Other embodiments that passed a Class A rating are those that included a fire retardant surface coating using about 30% (solids) polyphosphate and about 37% (solids) liquid borate. It is appreciated from these formulations that the more complete coverage of the surface by the fire retardant material there is, the better the surface protection characteristics are. Illustratively ranges of the material and chemistry makeup for illustrative fire retardant boards are provided in the following Table 6;
It is believed that the borate inside the interior or thickness of the board expands when exposed to heat. As this happens the borate surrounds the fibers in the board. Because the borate is non flammable, it provides a barrier between the flame and the fibers. The borate may also shield the fibers from oxygen and heat. An embodiment of the disclosure includes providing enough borate or other fire retardant material in the board so the fire retardant material can protect the board and retard the flame propagation.
The following illustrative powder resonating process to make such fire retardant mats comprises four primary components: 1) the powder feeding system, 2) the powder feed box, with overflow powder recycling, 3) a belt conveyor, and 4) an oven, an edge trim line, cross cutting and packaging of sheeted product.
The powder feeding system is illustratively made up of 2 or more auger feeders that disperse the powders via loss in weight screw augers or loss in weight feed belts pneumatically by transfer piping to the powder feed box in the desired ratio and volume. The powder feed box disperses the powder(s) onto the substrate using negative pressure created by a vacuum system. There is an upper chute where the powders are fed and the belt conveyor is located there between to carry the substrate material through the feed box. The vacuum system, located below, pulls the powders through the substrate with the negative pressure. (This system may allow for as much as a 98% recovery of all unused powder and can be routed back into the delivery system.)
From the powder feed box, the resonated material proceeds on the belt conveyor through an oven to activate and cure the epoxy resin portion of the powder. Once the material exits the oven, the thermoset epoxy resin is cured and acts as polypropylene to transform the mat material into a semi-rigid board. The epoxy resin, however, may not be softened by re-heating like polypropylene, which is a thermoplastic resin.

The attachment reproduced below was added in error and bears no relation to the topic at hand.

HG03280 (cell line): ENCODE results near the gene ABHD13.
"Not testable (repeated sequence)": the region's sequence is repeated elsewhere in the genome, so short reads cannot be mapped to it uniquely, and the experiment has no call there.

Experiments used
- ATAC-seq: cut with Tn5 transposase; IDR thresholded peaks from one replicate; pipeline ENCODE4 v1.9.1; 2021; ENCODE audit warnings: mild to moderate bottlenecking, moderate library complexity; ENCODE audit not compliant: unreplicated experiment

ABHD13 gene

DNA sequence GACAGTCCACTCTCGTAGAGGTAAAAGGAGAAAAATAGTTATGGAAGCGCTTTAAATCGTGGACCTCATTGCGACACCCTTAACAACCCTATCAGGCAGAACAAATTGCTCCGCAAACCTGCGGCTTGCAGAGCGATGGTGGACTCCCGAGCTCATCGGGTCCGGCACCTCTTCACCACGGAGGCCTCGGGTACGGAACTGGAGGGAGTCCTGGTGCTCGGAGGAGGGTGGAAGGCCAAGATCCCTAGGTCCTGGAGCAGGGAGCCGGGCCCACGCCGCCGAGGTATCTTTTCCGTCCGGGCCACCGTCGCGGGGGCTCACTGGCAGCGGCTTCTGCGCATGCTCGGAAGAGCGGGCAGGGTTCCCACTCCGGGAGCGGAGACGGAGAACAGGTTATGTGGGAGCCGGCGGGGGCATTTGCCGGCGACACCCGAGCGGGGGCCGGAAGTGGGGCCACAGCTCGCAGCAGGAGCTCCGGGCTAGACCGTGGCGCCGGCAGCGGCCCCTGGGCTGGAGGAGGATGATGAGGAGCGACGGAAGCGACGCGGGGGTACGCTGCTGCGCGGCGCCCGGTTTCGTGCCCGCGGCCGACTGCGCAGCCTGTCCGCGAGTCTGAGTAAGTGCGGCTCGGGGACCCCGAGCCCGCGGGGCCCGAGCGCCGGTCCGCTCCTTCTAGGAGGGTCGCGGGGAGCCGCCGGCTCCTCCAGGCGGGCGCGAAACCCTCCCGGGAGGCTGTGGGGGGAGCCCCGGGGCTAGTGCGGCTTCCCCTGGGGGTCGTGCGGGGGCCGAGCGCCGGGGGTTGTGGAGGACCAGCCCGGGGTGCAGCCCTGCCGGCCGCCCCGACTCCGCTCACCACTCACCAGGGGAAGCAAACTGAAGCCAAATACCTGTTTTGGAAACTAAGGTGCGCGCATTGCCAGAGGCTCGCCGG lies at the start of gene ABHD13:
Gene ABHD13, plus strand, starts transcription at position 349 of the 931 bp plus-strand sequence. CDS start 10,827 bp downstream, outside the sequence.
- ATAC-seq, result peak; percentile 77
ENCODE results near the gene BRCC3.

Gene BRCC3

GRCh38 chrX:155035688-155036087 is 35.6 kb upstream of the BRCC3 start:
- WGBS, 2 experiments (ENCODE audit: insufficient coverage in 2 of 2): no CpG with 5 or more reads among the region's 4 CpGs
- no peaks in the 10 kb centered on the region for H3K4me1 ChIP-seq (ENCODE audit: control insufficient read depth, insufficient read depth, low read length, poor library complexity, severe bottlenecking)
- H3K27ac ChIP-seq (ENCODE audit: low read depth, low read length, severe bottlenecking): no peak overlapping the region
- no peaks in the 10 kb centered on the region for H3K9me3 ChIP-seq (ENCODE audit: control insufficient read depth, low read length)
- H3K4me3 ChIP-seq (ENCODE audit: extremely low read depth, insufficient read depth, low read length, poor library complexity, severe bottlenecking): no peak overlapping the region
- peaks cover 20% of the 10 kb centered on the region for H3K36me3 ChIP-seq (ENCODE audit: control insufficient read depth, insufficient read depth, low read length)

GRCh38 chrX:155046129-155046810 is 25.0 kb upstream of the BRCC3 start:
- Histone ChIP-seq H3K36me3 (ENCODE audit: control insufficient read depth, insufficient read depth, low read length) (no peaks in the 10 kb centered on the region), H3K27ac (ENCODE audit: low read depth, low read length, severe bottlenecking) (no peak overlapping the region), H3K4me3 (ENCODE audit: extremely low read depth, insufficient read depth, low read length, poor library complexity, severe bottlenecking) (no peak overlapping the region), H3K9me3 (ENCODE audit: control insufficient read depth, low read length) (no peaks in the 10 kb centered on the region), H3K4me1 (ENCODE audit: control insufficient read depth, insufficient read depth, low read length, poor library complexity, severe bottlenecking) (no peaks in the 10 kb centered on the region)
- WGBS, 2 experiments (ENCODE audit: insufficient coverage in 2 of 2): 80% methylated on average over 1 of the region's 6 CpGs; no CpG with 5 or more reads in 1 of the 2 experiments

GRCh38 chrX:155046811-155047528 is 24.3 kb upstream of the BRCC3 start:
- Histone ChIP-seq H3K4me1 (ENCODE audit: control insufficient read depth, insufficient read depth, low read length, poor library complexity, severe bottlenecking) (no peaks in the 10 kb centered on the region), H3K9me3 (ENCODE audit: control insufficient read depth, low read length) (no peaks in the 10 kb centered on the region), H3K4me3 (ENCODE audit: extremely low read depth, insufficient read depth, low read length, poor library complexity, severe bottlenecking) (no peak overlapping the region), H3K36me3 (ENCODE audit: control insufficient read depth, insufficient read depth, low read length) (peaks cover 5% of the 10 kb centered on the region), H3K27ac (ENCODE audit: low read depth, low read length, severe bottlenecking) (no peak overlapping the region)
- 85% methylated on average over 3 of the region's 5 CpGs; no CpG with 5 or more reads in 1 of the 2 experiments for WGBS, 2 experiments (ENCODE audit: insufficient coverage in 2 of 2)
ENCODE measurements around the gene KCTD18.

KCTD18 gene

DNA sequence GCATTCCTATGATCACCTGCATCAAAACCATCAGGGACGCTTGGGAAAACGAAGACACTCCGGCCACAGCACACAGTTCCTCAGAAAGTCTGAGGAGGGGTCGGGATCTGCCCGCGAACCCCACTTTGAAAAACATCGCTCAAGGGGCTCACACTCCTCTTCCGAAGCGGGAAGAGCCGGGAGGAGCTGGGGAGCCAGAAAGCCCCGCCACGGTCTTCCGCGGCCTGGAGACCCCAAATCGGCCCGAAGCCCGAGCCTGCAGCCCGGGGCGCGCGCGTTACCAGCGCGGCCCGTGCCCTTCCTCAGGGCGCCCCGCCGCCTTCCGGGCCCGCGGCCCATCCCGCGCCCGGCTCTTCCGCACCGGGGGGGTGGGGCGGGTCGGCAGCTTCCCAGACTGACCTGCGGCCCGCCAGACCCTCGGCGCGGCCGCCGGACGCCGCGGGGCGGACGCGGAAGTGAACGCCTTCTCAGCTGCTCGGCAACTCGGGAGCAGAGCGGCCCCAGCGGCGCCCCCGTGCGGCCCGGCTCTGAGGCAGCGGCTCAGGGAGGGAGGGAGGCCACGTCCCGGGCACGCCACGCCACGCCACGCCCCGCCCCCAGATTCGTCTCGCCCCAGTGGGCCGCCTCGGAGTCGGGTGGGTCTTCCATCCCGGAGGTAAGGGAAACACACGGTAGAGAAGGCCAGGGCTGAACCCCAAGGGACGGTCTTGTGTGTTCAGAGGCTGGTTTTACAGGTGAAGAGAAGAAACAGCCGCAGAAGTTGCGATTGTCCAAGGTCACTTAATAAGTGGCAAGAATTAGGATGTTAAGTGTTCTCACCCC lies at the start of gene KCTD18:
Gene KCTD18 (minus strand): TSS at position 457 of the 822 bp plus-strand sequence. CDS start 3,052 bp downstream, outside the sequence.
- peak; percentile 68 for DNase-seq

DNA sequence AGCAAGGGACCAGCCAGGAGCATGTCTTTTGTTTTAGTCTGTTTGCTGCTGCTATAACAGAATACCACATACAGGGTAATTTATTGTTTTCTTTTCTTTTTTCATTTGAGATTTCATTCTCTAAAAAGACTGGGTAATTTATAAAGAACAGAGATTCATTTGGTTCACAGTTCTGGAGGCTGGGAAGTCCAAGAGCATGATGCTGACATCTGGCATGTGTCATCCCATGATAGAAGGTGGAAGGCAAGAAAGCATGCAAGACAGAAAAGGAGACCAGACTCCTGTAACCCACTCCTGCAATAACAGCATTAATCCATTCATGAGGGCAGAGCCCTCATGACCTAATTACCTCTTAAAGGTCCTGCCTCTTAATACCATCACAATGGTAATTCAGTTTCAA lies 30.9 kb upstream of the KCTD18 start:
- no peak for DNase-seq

An illustrative manufacturing process 800 of an illustrative embodiment of the fire retardant board is shown in a chart in
The mat is then flipped over 180° at 812 and more epoxy and borate powder is applied top-down at 814. This step may also cause the mat to flatten out if any bowing occurred during the initial heat stage at 810. In this illustrative embodiment, powder that was lost during the original application at 808 is fed through and applied to the mat at 814. The mat is then subjected to a second stage resin curing process at 816. At this stage, an illustrative six-meter oven with top-down and bottom-up hot air at about 350° F. cures the epoxy and borate. In one illustrative embodiment, the mat is subjected to this temperature for one minute. In addition, this stage may also include a thickness control with finishing calendar rolls to control the thickness of the resulting board. A top coat of liquid borate can be applied to one or both surfaces of the board illustratively using an off-line liquid storage and pump system. In another illustrative embodiment, there can be 7-10% solids with the balance being water, a surfactant, and/or an adhesive. At 820, the surface of the panel can be flashed dried. In an alternative embodiment, and for esthetic purposes, an optional fast drying latex coating can be applied to the surface of the board. Steps 824 through 830 are conventional panel processing steps including edge trimming and sheet slitting along with cross-cutting, finishing, packaging, and lastly shipping at 830.
Although the present disclosure has been described with reference to particular means, materials and embodiments, from the foregoing description, one skilled in the art can easily ascertain the essential characteristics of the present disclosure and various changes and modifications may be made to adapt the various uses and characteristics without departing from the spirit and scope of the present invention as set forth in the following claims.